People of all ages – from teens to seniors – crowded around tables that were pulled together pell-mell to accommodate their extended families; and the talk was all in French. The men, in jeans or trousers, wore knit pullovers, and mostly drank Buds. While their wives or girlfriends, for whom this weekly event was clearly an occasion to dress up, drank rum-n-cokes. Both sexes wore highly coiffed hair styles, and when they danced, did so with panache and grace, from the oldest to the youngest. Carol and I sat alone, and danced quite a bit ourselves, serene in our ghost-like status among these clannish Acadians. Ours was a ring side seat on a rare hoe down that combined elements of a vibrant dance hall scene from Toulouse Lautrec, with the easy intimacy of a mill town family reunion.
Over breakfast the following morning we heard an interesting story which might be said to represent one of the more recent assaults on this resilient Acadian way of life. A fellow guest at the B&B, Kathy Billings, who’d actually returned to Van Buren that weekend for a family reunion, told us how the use of French was actively discouraged when she attended grade school in the neighboring village of Lille during the nineteen sixties.
A tide of local sentiment had momentarily arisen within the community in favor of full assimilation. And its campaign, as other Acadian natives of the region have since confirmed for me, was centered primarily within the school system. In Billing’s recollection, not without its arcane and humorous overtones, the nuns at her school handed out cards with devil’s images on them to students caught speaking French. Those youths who cooperated and spoke only English, received pictures of angels which could be redeemed at the end of each week. The premiums were of a type that only those who attended parochial schools (or in Acadian Maine the much rarer case of actual public schools staffed by Roman Catholic teaching orders) are familiar with: holy pictures, rosary beads, and – most highly prized of all – little statues of the Holy Family or the saints.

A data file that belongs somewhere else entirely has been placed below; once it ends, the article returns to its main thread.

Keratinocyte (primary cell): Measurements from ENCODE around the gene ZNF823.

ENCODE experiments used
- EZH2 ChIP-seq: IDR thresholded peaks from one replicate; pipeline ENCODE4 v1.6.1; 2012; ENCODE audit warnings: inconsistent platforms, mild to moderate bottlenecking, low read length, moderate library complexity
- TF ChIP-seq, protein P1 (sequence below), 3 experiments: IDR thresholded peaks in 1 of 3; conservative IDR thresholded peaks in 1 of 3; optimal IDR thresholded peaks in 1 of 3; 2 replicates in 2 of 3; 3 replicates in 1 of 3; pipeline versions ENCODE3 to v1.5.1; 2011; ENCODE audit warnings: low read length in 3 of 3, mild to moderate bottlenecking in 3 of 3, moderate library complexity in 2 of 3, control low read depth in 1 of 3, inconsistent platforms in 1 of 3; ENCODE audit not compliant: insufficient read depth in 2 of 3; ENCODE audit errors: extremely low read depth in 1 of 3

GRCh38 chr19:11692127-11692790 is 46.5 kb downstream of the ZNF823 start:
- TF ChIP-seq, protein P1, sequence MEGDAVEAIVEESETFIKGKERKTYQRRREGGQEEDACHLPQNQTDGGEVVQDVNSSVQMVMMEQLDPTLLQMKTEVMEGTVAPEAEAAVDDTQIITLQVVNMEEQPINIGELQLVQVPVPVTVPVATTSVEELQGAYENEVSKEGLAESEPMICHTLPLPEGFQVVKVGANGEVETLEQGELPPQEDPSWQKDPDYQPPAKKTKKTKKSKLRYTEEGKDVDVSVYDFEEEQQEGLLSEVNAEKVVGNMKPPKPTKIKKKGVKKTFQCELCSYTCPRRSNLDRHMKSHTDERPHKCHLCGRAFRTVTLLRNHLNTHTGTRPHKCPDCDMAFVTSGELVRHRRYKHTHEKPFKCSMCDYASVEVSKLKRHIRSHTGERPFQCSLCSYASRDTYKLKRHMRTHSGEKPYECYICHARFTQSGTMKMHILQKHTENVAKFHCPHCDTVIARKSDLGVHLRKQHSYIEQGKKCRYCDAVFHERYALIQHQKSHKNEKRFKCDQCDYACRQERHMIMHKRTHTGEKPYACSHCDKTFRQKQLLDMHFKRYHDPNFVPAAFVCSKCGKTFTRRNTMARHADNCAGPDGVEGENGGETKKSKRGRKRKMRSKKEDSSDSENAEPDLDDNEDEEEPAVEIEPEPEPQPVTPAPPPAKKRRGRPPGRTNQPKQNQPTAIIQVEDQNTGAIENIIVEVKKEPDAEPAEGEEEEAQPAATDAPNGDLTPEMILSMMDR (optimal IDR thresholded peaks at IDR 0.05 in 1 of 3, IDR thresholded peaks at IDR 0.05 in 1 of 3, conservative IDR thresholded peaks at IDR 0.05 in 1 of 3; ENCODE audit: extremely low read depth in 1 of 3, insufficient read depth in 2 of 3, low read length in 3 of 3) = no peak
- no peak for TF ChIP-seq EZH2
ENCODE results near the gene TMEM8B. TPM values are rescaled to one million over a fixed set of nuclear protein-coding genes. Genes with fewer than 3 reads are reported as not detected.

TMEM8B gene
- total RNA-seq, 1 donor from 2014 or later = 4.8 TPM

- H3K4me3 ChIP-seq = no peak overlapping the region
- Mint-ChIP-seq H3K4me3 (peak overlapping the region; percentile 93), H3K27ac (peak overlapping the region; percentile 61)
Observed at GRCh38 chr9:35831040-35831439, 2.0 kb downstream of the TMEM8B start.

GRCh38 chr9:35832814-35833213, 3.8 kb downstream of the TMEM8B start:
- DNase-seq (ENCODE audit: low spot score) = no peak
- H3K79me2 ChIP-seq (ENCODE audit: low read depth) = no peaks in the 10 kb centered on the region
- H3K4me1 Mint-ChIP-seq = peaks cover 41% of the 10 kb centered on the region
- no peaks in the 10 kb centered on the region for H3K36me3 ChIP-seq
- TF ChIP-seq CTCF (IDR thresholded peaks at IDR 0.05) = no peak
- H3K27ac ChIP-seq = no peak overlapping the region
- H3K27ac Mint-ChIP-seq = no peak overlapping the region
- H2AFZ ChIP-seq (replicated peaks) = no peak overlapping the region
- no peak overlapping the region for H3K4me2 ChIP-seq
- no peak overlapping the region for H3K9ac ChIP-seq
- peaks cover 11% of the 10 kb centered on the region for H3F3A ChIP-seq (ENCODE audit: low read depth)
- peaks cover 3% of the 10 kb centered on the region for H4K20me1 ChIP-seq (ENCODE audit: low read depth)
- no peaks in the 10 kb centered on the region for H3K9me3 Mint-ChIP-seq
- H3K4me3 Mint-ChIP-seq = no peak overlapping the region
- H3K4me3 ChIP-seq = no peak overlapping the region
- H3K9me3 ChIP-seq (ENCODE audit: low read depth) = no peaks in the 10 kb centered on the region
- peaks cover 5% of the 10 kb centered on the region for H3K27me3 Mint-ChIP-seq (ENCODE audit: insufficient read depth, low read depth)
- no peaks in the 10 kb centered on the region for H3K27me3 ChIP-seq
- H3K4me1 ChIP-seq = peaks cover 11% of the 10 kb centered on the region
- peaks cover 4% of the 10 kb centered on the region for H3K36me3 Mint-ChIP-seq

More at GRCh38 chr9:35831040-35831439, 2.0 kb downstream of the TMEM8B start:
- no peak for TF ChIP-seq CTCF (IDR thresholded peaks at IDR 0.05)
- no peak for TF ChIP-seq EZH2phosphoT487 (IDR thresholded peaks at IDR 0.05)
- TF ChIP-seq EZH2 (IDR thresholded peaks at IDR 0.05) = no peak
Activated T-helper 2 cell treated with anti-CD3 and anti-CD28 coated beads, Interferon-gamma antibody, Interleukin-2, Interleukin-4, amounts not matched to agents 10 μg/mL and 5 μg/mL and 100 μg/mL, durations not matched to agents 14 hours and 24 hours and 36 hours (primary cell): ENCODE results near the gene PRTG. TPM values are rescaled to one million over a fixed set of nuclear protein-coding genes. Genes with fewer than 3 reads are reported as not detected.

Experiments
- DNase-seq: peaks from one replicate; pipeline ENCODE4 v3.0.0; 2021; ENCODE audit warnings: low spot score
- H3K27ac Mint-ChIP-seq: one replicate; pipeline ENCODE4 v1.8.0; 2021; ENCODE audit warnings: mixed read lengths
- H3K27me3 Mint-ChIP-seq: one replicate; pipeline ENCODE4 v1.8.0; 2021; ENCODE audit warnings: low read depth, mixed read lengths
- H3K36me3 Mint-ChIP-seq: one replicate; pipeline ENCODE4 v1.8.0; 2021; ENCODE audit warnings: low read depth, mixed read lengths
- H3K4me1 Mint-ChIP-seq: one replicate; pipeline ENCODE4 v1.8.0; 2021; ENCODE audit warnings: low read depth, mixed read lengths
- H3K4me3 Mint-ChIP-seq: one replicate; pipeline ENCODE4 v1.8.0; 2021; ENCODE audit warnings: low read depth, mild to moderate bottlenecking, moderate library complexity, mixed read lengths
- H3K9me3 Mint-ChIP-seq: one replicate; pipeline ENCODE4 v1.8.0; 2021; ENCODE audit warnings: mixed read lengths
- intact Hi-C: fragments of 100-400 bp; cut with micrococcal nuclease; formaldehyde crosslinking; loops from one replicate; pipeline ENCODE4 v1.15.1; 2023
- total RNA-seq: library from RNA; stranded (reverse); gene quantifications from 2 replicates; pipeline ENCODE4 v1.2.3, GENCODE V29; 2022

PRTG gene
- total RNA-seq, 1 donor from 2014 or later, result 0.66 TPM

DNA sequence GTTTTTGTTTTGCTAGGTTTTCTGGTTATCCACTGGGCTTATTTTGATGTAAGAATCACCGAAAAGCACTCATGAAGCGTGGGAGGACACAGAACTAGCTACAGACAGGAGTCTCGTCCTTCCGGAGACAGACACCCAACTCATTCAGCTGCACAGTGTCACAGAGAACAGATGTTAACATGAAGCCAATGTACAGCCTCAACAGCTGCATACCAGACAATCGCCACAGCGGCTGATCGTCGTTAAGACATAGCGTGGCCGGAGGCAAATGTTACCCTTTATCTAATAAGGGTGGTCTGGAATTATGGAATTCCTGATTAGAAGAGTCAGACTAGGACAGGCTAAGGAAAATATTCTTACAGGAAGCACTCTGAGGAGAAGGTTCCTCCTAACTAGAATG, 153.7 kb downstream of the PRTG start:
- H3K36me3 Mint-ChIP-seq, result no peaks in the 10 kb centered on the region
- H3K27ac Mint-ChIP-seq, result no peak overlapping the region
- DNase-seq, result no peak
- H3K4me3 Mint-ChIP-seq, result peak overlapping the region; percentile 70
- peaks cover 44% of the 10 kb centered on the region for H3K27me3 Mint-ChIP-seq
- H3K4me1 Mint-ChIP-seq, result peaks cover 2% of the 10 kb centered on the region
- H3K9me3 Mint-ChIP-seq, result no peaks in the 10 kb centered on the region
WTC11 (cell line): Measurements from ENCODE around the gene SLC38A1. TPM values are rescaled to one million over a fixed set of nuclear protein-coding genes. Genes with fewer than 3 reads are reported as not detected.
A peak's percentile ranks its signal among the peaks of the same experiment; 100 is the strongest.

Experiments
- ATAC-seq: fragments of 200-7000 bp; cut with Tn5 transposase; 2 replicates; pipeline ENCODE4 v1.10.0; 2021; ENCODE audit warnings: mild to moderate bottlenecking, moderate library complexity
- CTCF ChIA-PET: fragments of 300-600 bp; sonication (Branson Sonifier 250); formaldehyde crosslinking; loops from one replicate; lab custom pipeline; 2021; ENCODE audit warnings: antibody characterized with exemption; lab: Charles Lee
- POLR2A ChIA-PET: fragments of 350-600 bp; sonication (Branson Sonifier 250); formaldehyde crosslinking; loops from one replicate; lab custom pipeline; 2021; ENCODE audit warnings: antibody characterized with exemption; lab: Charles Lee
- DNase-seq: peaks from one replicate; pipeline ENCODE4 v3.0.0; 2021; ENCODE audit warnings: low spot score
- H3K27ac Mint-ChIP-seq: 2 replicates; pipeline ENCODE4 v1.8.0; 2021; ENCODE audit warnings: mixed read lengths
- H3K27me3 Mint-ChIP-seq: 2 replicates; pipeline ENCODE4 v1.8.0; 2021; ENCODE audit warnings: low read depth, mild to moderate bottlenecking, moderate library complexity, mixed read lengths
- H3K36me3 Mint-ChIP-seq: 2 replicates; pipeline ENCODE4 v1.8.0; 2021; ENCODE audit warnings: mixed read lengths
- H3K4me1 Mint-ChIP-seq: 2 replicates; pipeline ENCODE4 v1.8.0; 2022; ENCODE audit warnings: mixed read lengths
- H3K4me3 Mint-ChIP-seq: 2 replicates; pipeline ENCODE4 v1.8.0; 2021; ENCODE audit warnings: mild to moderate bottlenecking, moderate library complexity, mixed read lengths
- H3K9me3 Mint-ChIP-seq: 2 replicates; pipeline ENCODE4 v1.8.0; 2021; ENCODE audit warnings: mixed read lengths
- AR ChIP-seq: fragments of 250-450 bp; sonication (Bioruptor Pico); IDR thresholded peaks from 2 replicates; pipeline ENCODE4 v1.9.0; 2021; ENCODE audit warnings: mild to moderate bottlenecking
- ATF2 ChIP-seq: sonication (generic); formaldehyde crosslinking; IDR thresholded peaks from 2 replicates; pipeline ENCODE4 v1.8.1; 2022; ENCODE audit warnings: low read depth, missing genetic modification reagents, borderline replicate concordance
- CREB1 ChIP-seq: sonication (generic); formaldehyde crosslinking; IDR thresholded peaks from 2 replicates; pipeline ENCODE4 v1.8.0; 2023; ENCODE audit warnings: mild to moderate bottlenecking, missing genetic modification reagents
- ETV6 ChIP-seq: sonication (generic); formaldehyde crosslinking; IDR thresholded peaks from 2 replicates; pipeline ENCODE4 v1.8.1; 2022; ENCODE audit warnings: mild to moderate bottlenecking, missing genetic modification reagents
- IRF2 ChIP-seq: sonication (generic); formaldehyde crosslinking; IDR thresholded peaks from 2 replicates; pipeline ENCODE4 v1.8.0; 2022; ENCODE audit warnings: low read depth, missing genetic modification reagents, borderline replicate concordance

Today, the study of French is once again required in local schools, and, as I have already observed, the language continues to be widely spoken throughout this northern community. No doubt the long term pressures from English language dominated mass media – music, home video entertainment, news magazines and television – also pose a genuine concern for local traditionalists. But another threat to the integrity of Maine’s Acadian culture is the potential influx of “outsiders” who may first make their appearance, like us, as innocuous tourists.
Ambivalence toward tourism in this community can be measured in several more concrete ways than by the alleged cold shoulder treatment we felt we had received. At the height of the tourist season last summer, Van Buren actually closed its Chamber of Commerce to the public and laid off the organization’s single part time employee. Also the first McDonald’s ever to close its doors in America for lack of business was located on the outskirts of Van Buren. Only a constant stream of traffic up Route 1A would have made the franchise profitable; and, for whatever reason, no such stream of cars ever materialized.
A healthy tourist industry may or may not perform conspicuous wonders for many small town economies in Maine. But for the Acadian community in and around Van Buren it is at least conceivable that an expanded tourism could ultimately spell extinction for one of the most singular American sub-cultures that has managed to beat the odds by avoiding assimilation – not just for a generation or two – but for centuries. Remoteness from the cultural mainstream – albeit increasingly neutralized by the spread of mass media – and the fact of being surrounded by the Canadian French with whom Acadian Mainers share a natural affinity, not to mention actual family ties, are factors that have no doubt contributed to the preservation of their culture.